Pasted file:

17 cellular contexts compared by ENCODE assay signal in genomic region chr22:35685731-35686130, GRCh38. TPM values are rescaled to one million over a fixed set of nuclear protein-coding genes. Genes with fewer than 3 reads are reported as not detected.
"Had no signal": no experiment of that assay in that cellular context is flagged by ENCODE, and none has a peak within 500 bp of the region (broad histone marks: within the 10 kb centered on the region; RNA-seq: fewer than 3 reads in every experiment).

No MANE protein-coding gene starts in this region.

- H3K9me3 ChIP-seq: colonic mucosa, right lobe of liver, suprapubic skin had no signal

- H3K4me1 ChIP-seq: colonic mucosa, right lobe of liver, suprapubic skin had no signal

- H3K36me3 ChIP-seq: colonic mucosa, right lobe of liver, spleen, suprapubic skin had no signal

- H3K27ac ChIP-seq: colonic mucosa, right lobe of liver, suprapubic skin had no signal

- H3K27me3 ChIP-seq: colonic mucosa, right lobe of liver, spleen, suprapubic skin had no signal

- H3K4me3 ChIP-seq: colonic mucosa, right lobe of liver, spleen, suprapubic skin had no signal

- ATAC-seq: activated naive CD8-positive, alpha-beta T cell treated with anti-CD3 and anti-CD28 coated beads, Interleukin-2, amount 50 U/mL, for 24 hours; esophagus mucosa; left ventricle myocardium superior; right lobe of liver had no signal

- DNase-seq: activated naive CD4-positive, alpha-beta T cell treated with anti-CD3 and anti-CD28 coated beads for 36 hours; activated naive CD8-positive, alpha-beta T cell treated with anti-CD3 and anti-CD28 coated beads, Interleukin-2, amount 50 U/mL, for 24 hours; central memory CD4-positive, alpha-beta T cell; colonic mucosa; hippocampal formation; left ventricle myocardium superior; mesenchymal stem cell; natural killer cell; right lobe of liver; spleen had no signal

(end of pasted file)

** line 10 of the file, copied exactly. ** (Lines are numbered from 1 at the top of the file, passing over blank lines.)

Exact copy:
- ATAC-seq: activated naive CD8-positive, alpha-beta T cell treated with anti-CD3 and anti-CD28 coated beads, Interleukin-2, amount 50 U/mL, for 24 hours; esophagus mucosa; left ventricle myocardium superior; right lobe of liver had no signal